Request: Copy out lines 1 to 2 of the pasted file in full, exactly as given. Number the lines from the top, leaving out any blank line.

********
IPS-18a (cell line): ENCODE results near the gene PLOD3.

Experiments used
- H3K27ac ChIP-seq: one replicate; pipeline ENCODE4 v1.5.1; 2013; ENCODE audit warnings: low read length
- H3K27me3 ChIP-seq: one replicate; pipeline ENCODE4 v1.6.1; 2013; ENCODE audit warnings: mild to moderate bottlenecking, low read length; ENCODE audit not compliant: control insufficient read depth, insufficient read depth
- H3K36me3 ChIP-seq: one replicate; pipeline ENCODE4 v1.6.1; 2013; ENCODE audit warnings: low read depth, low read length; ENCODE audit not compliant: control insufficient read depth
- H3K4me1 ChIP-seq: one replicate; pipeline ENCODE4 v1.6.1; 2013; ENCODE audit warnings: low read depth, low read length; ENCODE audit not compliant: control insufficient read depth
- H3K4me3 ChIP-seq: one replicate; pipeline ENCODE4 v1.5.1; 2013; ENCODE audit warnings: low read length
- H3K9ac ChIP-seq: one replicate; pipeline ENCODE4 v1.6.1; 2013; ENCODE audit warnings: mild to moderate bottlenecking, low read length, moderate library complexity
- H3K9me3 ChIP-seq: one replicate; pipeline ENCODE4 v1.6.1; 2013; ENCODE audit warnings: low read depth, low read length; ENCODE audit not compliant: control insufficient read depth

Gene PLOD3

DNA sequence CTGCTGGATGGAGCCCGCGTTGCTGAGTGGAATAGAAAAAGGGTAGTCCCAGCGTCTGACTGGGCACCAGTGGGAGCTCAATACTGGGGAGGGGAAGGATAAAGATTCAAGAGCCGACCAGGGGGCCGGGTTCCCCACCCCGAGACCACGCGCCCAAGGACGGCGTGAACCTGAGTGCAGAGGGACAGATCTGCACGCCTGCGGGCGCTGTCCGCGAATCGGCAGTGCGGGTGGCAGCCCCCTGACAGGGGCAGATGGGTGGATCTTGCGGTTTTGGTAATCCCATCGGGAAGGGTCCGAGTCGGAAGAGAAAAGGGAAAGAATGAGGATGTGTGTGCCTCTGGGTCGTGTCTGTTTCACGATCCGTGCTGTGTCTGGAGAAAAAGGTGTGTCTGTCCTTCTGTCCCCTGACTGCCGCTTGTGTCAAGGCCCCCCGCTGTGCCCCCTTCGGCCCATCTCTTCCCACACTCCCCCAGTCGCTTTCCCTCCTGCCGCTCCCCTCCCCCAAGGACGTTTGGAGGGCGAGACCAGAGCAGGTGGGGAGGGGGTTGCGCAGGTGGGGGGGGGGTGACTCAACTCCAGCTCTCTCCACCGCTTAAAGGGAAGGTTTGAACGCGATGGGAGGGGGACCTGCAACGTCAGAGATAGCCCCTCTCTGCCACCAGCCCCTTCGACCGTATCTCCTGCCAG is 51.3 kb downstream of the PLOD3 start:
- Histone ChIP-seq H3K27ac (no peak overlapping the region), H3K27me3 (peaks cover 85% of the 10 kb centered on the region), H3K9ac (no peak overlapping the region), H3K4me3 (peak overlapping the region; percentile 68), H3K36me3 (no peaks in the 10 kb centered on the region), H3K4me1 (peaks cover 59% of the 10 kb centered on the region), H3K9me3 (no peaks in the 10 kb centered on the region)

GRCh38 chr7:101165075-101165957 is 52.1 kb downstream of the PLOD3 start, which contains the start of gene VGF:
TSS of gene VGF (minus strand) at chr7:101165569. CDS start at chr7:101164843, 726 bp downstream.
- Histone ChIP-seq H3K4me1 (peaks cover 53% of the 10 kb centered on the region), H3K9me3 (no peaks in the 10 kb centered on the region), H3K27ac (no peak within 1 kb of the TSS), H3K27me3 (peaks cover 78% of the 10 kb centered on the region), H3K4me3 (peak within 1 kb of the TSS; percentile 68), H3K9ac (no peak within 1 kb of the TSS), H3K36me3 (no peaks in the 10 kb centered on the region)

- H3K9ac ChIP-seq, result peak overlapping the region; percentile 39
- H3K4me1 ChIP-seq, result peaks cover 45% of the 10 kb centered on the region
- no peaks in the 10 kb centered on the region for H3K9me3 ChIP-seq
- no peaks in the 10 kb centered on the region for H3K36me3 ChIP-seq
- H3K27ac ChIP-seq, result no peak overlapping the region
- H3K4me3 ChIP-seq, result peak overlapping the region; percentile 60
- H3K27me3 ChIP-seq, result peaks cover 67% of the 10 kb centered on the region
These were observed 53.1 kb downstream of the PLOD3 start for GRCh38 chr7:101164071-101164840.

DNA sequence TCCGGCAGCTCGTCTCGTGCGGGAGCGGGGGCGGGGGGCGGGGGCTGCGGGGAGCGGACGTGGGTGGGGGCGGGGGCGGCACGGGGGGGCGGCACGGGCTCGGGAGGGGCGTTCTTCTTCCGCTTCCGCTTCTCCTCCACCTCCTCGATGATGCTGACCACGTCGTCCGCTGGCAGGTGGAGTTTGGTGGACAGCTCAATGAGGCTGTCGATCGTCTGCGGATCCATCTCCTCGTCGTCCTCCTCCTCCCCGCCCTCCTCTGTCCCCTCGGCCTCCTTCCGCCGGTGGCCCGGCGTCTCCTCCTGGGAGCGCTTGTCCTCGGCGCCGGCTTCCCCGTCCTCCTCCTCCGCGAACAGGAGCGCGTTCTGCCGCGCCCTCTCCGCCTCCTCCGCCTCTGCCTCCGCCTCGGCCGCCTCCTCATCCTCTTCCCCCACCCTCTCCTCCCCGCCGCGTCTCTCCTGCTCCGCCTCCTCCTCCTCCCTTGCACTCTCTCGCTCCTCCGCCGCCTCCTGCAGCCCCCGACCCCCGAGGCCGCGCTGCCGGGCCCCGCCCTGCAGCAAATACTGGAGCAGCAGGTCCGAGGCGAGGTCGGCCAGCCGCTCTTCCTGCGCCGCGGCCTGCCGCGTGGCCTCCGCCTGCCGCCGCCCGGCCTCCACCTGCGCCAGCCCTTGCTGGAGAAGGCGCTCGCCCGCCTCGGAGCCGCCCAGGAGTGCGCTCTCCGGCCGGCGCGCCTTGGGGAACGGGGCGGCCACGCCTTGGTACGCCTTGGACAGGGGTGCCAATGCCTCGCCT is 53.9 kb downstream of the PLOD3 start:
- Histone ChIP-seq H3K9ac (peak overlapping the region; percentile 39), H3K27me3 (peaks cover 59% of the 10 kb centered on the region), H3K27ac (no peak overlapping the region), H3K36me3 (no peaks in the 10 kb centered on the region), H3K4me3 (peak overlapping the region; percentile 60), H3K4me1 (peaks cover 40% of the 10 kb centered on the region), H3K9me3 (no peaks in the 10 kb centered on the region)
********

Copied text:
IPS-18a (cell line): ENCODE results near the gene PLOD3.

Experiments used